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Thursday, August 11, 2016

Throwback Thursday! #IndieThursday

The internet takes a step back in time every Thursday as people around the world share old baby pictures, vintage prom and wedding photos, and other assorted oldies. Authors can share too! This Thursday meme highlights those books in your backlist. 

In comments, share a tempting snippet from your older works, 300 words or less. Don't forget your buy link and website/blog link. Have fun!

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Jacqueline Seewald said...

DARK MOON RISING was appropriately published last August since it's a sizzling hot romance. Here is a brief excerpt:

“Life and death are just different sides of the same coin.” He pressed her fingertips against his lips.
“I think you’re paying lip service to a viewpoint you feel requires your loyalty.” Her voice sounded unsteady.
His fingertips lifted her chin and gently turned her face toward his. “I think maybe you’re right. You’re very perceptive about people, aren’t you? It’s okay. You don’t have to be shy with me.”
She felt her cheeks flame. “Tell me about yourself,” she said quickly.
His piercing midnight-blue eyes met hers squarely. “You really don’t want to know.”
She sensed his inner conflict and turmoil. “Yes, I would really like to know you.”
“You’re so sweet and lovely.”
The next thing she knew, he was leaning over and taking her into his arms. She wanted to give in to the need she felt for him, but her sensitivity warned her it would be a serious mistake. She reacted by pulling away from him, but he pressed closer. The pads of his thumbs rubbed erotically across her lips. Then he held her head with his hand and bent his face over hers. His fingers caught in her hair as his lips, warm and firm, pressed against her own.
Her heart was beating wildly as she withdrew from him. Surely, this was not right. Awareness of her vulnerability was more than a little frightening. He sensed her resistance and allowed her to move away.
“You were going to tell me about yourself,” she reminded him in a breathless voice.
“There isn’t much to tell—unless you want to know about the people I’ve killed in the name of patriotism.” His look was unreadable.
She felt the hum of sexual tension between them. She had always liked blue eyes in a man and his were such a deep, dark blue she felt as if she were drowning in them.
He pulled her against him, his mouth coming down on hers. This kiss was not as gentle as the previous one. He did not merely press his lips against hers but kissed her deeply, hungrily, possessively. His mouth was warm and moist and tasted of beer, tobacco and virility. She sought to break free, but this was the man of her dreams. Even if she hadn’t told him, even if he didn’t know that she had dreamt of him just as he had dreamt of her, somehow it was there between them. The connection, the need, the passion was very real. They were linked together in some primeval way that she could not hope to understand.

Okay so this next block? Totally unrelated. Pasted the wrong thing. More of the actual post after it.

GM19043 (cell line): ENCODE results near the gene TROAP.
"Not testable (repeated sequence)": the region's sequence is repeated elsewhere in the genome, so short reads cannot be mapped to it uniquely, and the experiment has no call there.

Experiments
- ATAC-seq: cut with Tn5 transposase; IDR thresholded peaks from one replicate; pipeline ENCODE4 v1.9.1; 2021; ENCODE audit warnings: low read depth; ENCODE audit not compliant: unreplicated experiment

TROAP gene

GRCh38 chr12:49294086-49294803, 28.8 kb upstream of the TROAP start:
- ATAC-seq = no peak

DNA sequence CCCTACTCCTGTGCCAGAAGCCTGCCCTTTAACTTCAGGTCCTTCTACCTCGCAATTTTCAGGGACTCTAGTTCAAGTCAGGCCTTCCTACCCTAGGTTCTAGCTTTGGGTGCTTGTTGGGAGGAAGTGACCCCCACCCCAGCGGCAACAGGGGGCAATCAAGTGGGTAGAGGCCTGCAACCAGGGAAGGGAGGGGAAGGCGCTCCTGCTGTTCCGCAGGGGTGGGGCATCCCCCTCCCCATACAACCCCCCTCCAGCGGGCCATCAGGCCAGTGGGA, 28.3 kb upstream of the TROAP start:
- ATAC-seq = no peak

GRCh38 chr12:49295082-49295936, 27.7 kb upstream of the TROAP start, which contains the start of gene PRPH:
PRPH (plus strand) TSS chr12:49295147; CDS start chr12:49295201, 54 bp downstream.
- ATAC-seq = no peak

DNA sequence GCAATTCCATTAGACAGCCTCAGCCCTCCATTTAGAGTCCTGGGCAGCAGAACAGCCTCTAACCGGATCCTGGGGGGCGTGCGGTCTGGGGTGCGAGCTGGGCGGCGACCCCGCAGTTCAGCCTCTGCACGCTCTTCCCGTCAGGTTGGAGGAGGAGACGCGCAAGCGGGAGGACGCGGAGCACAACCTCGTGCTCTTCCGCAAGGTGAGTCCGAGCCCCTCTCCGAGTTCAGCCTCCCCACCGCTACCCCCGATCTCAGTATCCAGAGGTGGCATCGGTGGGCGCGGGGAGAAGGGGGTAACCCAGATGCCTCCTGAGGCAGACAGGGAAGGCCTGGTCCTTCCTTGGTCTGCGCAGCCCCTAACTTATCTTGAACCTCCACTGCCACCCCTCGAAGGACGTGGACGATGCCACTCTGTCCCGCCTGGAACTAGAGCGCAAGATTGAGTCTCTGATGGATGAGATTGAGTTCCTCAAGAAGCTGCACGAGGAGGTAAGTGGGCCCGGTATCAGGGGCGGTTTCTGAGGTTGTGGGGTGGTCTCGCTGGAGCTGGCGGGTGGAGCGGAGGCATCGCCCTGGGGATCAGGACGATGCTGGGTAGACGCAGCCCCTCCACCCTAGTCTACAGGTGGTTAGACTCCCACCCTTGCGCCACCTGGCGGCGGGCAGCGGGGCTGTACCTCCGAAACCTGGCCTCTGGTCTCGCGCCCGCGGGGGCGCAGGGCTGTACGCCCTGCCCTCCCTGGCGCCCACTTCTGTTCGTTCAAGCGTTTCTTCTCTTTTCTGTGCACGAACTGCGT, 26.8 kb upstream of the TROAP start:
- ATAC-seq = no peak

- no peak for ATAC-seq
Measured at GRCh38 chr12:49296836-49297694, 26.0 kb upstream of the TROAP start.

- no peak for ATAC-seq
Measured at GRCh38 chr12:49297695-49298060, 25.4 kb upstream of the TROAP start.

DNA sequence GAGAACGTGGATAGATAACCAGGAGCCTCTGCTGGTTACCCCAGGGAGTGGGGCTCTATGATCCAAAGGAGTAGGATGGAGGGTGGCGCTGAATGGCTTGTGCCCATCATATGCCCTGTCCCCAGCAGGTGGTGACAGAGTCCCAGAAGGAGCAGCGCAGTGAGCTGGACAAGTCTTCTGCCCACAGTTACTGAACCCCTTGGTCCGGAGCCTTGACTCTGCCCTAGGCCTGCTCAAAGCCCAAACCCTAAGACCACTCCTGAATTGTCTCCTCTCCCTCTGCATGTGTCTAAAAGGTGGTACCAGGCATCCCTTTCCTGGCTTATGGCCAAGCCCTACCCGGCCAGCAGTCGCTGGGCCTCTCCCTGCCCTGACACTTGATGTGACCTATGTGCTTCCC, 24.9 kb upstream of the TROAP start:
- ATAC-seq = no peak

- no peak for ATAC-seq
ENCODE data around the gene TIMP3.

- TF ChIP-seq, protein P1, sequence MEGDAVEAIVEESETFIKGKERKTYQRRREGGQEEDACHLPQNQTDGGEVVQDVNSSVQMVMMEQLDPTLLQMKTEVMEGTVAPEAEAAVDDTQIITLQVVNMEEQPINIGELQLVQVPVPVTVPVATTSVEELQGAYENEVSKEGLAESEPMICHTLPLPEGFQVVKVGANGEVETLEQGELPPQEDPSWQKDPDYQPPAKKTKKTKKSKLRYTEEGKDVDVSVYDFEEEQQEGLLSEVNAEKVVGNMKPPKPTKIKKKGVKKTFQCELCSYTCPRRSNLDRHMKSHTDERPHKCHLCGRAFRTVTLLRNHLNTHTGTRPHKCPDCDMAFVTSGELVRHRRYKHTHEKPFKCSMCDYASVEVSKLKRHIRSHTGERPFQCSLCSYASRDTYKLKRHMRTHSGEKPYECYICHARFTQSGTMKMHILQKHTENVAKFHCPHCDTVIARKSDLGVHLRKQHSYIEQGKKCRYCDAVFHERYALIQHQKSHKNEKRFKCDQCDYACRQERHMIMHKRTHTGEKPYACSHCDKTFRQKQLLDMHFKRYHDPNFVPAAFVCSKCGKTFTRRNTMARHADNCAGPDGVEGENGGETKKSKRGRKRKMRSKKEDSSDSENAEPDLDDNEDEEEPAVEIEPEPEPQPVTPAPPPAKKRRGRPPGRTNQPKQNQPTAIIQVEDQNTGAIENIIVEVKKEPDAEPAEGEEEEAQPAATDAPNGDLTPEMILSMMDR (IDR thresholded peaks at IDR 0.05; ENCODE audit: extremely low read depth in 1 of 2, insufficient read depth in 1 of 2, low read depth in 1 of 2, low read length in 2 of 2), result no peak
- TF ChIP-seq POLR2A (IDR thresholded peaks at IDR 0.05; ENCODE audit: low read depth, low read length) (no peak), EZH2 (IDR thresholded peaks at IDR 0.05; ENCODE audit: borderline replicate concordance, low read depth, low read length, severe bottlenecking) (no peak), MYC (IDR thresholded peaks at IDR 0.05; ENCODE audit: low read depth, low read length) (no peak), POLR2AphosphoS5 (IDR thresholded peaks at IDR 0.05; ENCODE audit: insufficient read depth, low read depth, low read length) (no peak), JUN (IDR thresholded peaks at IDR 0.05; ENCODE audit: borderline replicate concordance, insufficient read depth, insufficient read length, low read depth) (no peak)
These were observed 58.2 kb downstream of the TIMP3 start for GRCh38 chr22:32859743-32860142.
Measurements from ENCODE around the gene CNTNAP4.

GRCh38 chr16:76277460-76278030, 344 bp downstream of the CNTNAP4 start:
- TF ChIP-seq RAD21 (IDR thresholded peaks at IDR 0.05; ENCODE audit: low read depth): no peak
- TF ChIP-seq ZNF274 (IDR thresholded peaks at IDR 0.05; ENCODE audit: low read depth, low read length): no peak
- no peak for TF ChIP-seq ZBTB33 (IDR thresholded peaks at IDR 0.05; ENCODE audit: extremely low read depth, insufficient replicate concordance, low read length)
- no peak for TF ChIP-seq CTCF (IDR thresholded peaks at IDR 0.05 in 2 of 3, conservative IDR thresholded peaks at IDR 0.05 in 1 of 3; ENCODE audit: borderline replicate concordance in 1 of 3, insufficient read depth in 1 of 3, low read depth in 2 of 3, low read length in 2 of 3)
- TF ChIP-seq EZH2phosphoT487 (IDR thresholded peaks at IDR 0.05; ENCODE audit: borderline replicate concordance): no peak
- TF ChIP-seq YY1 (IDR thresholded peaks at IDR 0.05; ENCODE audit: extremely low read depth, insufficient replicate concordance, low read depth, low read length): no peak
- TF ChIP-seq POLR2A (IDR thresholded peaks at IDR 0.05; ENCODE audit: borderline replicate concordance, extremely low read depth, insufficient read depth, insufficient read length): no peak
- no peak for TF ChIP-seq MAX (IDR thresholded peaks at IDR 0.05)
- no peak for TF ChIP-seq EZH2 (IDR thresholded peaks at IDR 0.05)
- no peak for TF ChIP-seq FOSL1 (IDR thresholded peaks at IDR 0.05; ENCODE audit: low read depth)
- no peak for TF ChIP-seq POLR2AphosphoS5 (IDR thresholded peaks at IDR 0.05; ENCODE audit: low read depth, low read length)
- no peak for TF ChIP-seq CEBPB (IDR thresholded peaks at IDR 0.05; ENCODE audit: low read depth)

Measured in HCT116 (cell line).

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Also available through the publisher Luminosity:

Karen McCullough said...

A Question of Fire, a reprint of a book published in print many years ago and republished in ebook several years back as well. As its title suggests, it's romantic suspense.


The word slithered from the bushes behind her, startling Catherine Bennett out of the few wits she'd managed to recover in the peace of the dark, quiet garden. Thready strains of violin music and the buzz of voices drifted across the lawn from the open door to the house. In the light spilling out from it, she could distinguish a couple of people sitting at a table on the deck. Cathy measured the distance with her eye. A good, heavy-duty scream would be heard, even over the party noises.

"Please, miss!" Tense urgency drove the voice as it called again.

She didn't need this. The evening had been disastrous enough already and a man hiding in the garden spelled trouble with capital letters. She got up and backed away, while turning to face the source of the call.

"Don't run away, please," the voice begged. "I won't hurt you. I promise. I just want to ask you something."

A ring of sincerity in the pleading tone kept her from sprinting straight back to the house, an action the more cautious part of her brain urged. Cathy strained for a look at the person in the shrubbery. The voice was male and adult, though probably not very old. "Come out where I can see you," she demanded.

"Shhh!" he ordered in a fierce whisper. Leaves rustled, and a slender shape detached itself from the bushes. In the darkness she couldn't distinguish his features.

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